I didn’t even look at her but I nodded, worried that Lilly would try something similarly stupid with another hobo. There were at least two or three Iona’s working every gig and sometimes you couldn’t tell who it was until it was too late.
Iona droned on about an ex-girlfriend who refused to share food. I closed my eyes and tried to fall asleep, hoping to dream of my little girl.
I was too late.
She’d moved on three-and-a-half weeks ago to Persephone.
When I’d last been to that dim planet, it was a place where the telorite rock was hard and the people were harder. I’d done a small stint there when I first started. It’s not that it was too trying on my bones, though it was, but I left because the library was shit. People were encouraged to jack into whatever period piece drama was being broadcast on the spectrum or else spend their leisure time smoking opiates and screwing. I tried to organize them, get them reading, listening, but that’s when I learned that one can’t play a long game too quickly, otherwise you’re sure to lose.
As soon as I got word about Lilly, I boarded the next freighter headed that way. It was only a day’s travel, but having skipped work and therefore, skipped meals, it felt like a week.
At the back of the car, I sat down against any empty spot, one that least smelled of piss, and once again pulled out my pocketbook. I looked forward to picking up where I had left off, but the rumble in my stomach made it difficult to concentrate. It took only thirty or so seconds for my mind to wander toward my little girl. Would she look similar? Have the same features–the button nose, the single dimple on her left cheek that only showed up with her mischievous smile? I found no recent images tied to her name, so I could only guess and ask around when it came time to identify her.
“This is a hell of a noisy bunch.”
The bearded interruption was bent over slightly at the waist. His knees popped as he slowly dropped to the floor beside me.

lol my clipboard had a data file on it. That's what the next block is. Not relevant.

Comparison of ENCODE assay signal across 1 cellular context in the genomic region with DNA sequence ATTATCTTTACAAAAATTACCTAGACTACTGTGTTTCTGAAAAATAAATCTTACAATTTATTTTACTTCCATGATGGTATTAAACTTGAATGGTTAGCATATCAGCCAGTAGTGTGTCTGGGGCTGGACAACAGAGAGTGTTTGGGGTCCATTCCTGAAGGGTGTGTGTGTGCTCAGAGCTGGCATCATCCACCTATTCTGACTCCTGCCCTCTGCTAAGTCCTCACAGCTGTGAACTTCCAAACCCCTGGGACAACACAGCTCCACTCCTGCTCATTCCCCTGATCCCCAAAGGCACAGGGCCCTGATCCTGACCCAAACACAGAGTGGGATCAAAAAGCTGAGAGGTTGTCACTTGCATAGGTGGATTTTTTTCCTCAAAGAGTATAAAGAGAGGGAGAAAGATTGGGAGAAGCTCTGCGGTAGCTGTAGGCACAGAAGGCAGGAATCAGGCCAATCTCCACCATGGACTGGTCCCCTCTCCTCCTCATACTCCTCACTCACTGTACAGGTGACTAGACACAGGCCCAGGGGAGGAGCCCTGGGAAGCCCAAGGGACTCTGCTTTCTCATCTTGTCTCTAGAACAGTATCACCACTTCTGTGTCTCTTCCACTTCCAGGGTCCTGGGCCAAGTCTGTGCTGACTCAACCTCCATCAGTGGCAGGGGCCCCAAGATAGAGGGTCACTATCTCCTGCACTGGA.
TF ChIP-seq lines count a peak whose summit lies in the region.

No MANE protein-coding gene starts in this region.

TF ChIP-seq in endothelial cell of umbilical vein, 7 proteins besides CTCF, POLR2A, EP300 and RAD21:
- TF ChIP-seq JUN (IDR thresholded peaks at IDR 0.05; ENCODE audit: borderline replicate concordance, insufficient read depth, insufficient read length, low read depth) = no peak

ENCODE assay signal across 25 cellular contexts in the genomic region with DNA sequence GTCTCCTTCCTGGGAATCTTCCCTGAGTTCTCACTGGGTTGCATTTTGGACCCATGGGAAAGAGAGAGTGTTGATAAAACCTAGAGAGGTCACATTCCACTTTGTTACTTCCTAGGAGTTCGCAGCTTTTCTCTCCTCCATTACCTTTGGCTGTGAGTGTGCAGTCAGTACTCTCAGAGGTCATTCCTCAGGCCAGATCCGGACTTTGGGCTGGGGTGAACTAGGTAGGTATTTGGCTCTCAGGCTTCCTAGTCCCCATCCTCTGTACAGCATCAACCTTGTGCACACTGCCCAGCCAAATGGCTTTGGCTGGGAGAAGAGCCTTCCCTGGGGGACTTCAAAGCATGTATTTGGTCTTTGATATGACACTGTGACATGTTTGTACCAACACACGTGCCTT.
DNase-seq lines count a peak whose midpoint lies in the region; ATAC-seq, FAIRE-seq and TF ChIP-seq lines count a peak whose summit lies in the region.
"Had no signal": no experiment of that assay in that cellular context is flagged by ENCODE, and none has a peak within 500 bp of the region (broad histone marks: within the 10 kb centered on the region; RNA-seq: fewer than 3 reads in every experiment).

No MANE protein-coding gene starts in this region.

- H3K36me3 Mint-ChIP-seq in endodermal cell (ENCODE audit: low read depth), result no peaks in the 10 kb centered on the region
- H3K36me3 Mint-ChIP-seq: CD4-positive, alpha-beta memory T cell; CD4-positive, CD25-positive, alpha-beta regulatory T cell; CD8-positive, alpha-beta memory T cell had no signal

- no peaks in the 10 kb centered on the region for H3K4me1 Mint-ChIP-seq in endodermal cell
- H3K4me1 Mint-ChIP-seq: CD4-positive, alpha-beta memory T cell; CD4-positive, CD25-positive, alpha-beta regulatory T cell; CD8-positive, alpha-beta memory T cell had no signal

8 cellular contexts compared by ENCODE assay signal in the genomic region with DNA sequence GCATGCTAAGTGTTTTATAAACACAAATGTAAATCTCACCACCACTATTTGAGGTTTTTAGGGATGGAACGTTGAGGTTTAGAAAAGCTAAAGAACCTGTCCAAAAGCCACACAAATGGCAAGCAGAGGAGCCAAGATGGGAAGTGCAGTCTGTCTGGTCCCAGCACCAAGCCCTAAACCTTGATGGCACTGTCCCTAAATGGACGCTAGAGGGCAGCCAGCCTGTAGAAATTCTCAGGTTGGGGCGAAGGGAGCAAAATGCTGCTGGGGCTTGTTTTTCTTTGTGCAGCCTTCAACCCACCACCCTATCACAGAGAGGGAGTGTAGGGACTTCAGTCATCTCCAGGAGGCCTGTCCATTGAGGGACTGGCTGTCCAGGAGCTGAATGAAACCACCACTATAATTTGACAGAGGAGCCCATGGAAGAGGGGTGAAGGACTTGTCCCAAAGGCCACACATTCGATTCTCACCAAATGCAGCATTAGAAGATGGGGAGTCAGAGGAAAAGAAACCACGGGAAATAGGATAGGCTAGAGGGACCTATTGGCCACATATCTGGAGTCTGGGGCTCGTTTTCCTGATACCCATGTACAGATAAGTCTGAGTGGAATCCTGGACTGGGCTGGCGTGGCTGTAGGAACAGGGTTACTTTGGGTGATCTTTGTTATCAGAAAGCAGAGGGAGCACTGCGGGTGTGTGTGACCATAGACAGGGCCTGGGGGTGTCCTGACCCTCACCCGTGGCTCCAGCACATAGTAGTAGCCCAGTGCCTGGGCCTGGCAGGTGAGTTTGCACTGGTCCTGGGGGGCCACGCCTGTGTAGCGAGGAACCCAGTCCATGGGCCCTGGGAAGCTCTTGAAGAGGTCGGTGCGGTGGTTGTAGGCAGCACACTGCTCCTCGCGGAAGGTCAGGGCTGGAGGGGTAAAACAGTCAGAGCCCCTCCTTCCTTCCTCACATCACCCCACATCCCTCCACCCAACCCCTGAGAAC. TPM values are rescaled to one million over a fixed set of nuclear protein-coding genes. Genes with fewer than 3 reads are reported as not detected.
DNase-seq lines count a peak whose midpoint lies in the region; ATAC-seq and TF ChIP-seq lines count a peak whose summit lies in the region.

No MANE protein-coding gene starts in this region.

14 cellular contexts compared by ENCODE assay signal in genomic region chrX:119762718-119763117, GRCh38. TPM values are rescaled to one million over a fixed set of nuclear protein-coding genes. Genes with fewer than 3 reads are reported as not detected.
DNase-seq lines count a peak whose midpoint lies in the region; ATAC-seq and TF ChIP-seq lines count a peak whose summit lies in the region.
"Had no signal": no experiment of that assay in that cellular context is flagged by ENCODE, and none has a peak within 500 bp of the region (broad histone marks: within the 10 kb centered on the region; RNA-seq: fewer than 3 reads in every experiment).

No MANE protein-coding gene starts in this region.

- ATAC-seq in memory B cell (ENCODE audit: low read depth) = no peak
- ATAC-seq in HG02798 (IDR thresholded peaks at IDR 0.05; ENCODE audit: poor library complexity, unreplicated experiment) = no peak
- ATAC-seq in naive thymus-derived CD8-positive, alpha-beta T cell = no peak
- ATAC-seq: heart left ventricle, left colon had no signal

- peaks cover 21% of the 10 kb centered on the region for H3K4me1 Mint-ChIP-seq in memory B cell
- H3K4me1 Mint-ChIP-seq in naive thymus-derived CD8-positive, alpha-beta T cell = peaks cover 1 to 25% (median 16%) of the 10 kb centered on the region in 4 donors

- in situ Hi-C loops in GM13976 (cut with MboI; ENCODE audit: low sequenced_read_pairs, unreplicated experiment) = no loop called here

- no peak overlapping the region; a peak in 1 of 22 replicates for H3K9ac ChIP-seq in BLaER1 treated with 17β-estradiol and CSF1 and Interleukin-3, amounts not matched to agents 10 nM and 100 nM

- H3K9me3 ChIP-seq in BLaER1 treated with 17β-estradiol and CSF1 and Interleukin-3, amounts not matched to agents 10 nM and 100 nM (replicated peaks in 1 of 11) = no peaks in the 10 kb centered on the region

I tried to ignore him and continue reading. He twisted his head left and right before his bloodhound eyes finally landed on my book.
“Never saw much use in that.”
I sighed. There would be no peace.
“Much use in what?”
“That. Readin’,” he said. “Anything you learn from whatever’s in there won’t do you no good when some hunk of wires already knows it all just as soon as it’s switched on.”
I shoved the book back into my pocket, fully taking in the know-it-all. He was younger than his body and crusty beard let on. Behind the kinked brown hairs was a surprisingly smooth and unblemished face. He may actually have been close to Lilly’s age.
“What makes you think I’m looking to challenge a machine?”
He raised his eyebrows, unsure of how to answer. “Just seems a waste of time, that’s all. Wouldn’t you rather have a conversation? Seems like one of the few things that can’t be taken away from us.”
How to explain what kind of conversation I valued? That every time I read a good book, I was having a conversation. It was already obvious that I wasn’t going to find anything equal in him. Maybe the Matron had it all wrong. The more I got to know people, the less I got to like them.